The author describes the manipulation of time and memory in LOOP, a tape-based sound installation started in 2004. Many of my artworks are hybrid assemblages of obsolete and contemporary technology. The use of the obsolete is most immediately apparent in LOOP, a long-running (2004-present) sound installation built out of a Fostex X-34 four track recorder and C90 cassette tape. The Fostex X-34 is in many ways unexceptional: its sound and build quality are adequate at best. Indeed, most notable is perhaps that, by the time of its release in April 2000, it was arguably already rendered obsolete by the rise of MiniDisc recorders and audio-capable home computers. Nevertheless, the X-34 fitted the modest budget of a Birmingham schoolboy, and I acquired a lightly used and moderately discounted ex-demo unit about three months after its launch. The accessibility of the cassette tape was also key: while its popularity had significantly diminished after its late 1980s peak, blank tapes remained readily locally available.
Wilson, Jane; Wilson, Louise (Tate Britain, 2014-03-04)
Ruin Lust, an exhibition at Tate Britain from 4 March 2014, offers a guide to the mournful, thrilling, comic and perverse uses of ruins in art from the seventeenth century to the present day. Ruin Lust will include work provoked by the wars of the twentieth century, including Graham Sutherland’s Devastation series 1940–1, which depicts the aftermath of the Blitz and Jane and Louise Wilson’s 2006 photographs of the Nazis’ defensive Atlantic Wall. Paul Nash’s photographs of surreal fragments in the 1930s and 40s, or Jon Savage’s images of a desolate London in the late 1970s show how artists also view ruins as zones of pure potential, where the world must be rebuilt or reimagined.
Fahy, Su (Auckland University of Technology, 2016-06-29)
How does a whole society or nation remember or forget the age of analogue film photography and its methods of documenting memory and identity? Inspired by procedures such as the sixteenth-century artificial memory systems presented in the writings of Frances Yates, I examine in my research the workings and subversions of memory through appropriation and reworking of fragments from the analogue photographic archive. The material photographic print reminds us of fugitive memories of family, events, wars, propaganda, the role of witness and visual testimony. I construct new artificial memories from the gleanings of the flea market, second hand shops, the attic, the shoebox, and archival researches. The objects I encounter offer a haptic visual prompt for new works that pose questions of memory and artificial memory, and identity within the visual ecology of a fast-eroding analogue tradition. I present case studies that demonstrate the intimate scale and fragility of such photographic scraps, showing my re-working of found objects to create small visual series accompanied by narrative encounters with each of the photographs. In the process, I also indicate the unique contribution of studio culture in this complex tentative multisensory interrogation.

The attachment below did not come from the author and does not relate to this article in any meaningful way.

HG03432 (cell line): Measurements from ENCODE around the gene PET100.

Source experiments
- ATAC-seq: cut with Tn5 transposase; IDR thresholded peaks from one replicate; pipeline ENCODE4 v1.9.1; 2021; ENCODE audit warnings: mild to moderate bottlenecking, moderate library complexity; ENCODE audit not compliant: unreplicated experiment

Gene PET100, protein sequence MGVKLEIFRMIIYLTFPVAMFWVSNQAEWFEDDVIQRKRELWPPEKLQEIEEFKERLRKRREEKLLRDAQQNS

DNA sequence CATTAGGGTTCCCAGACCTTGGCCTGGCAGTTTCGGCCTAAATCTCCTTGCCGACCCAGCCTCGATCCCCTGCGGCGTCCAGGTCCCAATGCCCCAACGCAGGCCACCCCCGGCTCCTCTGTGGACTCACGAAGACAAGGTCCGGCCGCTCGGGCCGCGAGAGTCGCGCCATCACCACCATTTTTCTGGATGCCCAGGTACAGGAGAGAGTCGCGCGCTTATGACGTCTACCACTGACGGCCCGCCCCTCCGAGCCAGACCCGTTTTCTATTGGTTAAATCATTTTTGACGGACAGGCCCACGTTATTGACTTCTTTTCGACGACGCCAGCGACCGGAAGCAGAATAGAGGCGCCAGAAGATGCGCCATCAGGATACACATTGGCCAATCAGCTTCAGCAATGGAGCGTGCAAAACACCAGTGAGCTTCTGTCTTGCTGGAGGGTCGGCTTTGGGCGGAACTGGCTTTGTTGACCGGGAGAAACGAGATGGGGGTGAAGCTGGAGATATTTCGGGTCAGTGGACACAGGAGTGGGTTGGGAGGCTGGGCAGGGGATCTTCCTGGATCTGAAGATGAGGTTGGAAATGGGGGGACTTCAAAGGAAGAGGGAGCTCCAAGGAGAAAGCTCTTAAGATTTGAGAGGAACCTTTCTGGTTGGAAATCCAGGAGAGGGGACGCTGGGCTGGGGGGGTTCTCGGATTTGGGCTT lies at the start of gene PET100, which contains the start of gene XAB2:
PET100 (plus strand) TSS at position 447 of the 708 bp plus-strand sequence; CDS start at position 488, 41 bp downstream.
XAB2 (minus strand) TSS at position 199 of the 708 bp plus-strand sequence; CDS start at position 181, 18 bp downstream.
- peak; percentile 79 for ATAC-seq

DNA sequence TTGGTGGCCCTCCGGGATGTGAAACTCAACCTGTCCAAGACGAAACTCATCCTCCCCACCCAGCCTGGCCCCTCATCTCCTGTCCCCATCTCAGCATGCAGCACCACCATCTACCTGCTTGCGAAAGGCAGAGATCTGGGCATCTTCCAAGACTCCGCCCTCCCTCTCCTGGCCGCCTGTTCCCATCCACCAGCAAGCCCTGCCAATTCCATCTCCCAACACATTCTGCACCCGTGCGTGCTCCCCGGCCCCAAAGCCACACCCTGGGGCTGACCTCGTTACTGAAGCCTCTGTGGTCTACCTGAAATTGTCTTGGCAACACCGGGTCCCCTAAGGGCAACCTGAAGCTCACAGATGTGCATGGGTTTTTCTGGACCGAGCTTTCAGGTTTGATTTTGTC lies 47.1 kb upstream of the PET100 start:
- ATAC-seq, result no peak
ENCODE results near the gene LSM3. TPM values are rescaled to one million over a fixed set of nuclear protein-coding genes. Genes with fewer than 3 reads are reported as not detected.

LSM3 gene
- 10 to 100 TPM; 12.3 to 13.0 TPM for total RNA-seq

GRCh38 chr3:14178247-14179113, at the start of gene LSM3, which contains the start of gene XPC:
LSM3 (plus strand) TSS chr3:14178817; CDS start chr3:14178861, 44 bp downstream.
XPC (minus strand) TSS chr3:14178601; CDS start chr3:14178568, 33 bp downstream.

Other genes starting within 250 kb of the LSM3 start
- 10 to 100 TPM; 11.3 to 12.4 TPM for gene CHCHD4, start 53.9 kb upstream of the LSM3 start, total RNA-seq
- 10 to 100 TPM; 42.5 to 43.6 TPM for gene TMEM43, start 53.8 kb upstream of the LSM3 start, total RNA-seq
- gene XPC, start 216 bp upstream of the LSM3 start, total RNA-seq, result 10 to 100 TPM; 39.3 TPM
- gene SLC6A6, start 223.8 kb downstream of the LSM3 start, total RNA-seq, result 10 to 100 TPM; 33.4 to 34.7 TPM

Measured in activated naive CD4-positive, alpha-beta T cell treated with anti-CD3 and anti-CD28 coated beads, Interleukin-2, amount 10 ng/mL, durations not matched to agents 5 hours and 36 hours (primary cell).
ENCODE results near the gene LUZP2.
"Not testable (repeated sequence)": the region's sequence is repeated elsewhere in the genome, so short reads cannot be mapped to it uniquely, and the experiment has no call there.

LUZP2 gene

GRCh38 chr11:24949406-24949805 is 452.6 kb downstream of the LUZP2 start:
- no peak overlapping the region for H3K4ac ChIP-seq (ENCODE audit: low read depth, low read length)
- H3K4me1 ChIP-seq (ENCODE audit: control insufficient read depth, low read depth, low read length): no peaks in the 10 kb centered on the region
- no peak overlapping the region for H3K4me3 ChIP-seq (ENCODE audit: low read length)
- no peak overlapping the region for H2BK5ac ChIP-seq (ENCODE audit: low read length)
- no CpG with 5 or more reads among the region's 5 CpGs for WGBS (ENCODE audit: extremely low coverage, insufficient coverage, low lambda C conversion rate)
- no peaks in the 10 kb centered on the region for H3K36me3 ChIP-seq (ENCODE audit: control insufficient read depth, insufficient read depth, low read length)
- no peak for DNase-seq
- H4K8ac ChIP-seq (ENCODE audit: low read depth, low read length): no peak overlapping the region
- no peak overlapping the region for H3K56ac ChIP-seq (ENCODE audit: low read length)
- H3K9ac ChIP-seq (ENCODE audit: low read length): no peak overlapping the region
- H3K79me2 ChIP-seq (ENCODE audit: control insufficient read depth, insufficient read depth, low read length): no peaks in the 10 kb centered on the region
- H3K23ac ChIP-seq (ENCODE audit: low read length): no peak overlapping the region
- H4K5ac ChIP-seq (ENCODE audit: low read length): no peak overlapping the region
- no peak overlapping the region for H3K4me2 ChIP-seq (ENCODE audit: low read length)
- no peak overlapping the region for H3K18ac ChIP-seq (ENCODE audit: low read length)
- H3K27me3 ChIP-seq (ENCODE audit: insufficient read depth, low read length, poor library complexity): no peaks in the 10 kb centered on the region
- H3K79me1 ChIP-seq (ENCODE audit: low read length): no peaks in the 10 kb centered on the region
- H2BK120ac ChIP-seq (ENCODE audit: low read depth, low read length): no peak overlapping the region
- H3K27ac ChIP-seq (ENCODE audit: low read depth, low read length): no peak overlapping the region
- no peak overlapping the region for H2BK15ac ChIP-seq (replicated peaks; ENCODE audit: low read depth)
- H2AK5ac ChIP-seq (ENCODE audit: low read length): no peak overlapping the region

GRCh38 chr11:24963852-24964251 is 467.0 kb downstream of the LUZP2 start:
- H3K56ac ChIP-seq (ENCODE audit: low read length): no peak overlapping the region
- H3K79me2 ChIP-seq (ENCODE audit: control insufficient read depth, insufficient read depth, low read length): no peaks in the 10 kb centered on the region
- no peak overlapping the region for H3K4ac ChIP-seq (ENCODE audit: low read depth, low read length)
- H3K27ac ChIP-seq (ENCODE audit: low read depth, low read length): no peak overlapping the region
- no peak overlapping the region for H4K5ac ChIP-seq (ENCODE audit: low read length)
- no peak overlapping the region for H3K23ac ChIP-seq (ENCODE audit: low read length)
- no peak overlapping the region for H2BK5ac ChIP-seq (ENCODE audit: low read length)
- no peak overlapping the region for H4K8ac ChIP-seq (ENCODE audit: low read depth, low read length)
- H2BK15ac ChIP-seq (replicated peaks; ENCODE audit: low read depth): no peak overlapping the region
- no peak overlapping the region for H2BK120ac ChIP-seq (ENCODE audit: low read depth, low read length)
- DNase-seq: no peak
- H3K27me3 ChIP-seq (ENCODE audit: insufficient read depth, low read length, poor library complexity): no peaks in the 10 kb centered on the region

The book this chapter is from examines the ways in which the house appears in films and the modes by which it moves beyond being merely a backdrop for action. Specifically, it explores the ways that domestic spaces carry inherent connotations that filmmakers exploit to enhance meanings and pleasures within film. Rather than simply examining the representation of the house as national symbol, auteur trait, or in terms of genre, contributors study various rooms in the domestic sphere from an assortment of time periods and from a diversity of national cinemas―from interior spaces in ancient Rome to the Chinese kitchen, from the animated house to the metaphor of the armchair in film noir.
Fahy, Su (Maxine Watts, Director Reclaim Photography West Midlands, 2016-04)
This submission is an archived collective project which we brought to the UK in 2016 - this project's documentation is archived on line in - www.reclaimphotographywestmidlands.com Reference 2016 Festival. Reference 2016 Gallery Print Catalogue (26.'Family', su fahy.
Fahy, Su (Sarah Bodman , CFPR UWE, Bristol www.bookarts.uwe.ac.uk, 2016-04)
World Book Night takes place each year on 26th April and is an International Event .WBN Collective of which I am a member produce works in association with the Centre for Fine Print Research at the University of the West of England Bristol , UK , each year.Each year the practice outcomes are shared publicly online - https://vimeo.com/164111118 and a publication / artefact is produced in a limited edition, www.bookarts.uwe.ac.uk/events/wbn2016.html This year the artist's book / folio Serena Joy has been accepted for the Tate Artists Book Collection at the Tate Galleries in London
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